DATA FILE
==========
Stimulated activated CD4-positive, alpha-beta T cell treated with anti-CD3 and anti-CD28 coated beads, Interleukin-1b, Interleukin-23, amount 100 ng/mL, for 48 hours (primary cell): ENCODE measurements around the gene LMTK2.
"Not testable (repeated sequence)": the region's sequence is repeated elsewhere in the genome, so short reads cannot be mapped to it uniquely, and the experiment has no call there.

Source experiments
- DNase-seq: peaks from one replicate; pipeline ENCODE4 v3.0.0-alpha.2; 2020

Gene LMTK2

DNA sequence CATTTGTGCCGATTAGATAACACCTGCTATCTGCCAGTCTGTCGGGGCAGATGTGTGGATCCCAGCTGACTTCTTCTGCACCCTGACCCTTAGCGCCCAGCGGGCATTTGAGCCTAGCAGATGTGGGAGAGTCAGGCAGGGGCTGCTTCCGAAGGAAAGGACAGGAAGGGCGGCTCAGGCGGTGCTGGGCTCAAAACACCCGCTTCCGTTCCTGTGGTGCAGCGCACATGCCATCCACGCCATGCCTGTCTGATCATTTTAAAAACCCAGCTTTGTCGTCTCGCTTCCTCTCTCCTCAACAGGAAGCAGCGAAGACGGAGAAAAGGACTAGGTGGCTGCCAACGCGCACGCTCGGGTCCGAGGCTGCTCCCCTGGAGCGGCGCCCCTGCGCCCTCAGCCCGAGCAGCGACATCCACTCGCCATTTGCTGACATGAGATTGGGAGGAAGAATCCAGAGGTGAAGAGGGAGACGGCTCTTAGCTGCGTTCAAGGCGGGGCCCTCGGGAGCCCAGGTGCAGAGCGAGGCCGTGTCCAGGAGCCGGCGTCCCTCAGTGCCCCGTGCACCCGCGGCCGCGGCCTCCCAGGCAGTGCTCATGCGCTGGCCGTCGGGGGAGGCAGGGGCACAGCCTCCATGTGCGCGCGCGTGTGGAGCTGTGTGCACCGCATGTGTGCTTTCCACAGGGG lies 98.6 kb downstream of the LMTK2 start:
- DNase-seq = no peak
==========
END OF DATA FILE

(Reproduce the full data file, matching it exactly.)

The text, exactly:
Stimulated activated CD4-positive, alpha-beta T cell treated with anti-CD3 and anti-CD28 coated beads, Interleukin-1b, Interleukin-23, amount 100 ng/mL, for 48 hours (primary cell): ENCODE measurements around the gene LMTK2.
"Not testable (repeated sequence)": the region's sequence is repeated elsewhere in the genome, so short reads cannot be mapped to it uniquely, and the experiment has no call there.

Source experiments
- DNase-seq: peaks from one replicate; pipeline ENCODE4 v3.0.0-alpha.2; 2020

Gene LMTK2

DNA sequence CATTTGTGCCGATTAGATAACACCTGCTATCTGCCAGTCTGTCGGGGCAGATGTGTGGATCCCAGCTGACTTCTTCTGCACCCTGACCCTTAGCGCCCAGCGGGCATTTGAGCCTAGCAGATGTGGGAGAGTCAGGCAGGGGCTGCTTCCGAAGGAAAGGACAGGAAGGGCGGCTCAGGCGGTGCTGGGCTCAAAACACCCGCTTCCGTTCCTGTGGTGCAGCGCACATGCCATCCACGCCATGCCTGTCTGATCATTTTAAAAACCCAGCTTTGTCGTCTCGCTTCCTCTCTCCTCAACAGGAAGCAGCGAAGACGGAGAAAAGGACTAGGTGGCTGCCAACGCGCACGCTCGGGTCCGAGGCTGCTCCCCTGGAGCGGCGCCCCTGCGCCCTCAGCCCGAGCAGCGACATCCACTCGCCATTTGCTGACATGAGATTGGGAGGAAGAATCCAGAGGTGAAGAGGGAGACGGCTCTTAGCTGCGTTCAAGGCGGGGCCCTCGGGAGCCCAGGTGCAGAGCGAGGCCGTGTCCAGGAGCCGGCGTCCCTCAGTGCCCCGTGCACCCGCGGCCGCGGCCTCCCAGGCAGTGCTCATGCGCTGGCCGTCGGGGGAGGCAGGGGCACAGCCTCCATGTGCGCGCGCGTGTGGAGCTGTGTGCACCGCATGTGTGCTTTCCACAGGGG lies 98.6 kb downstream of the LMTK2 start:
- DNase-seq = no peak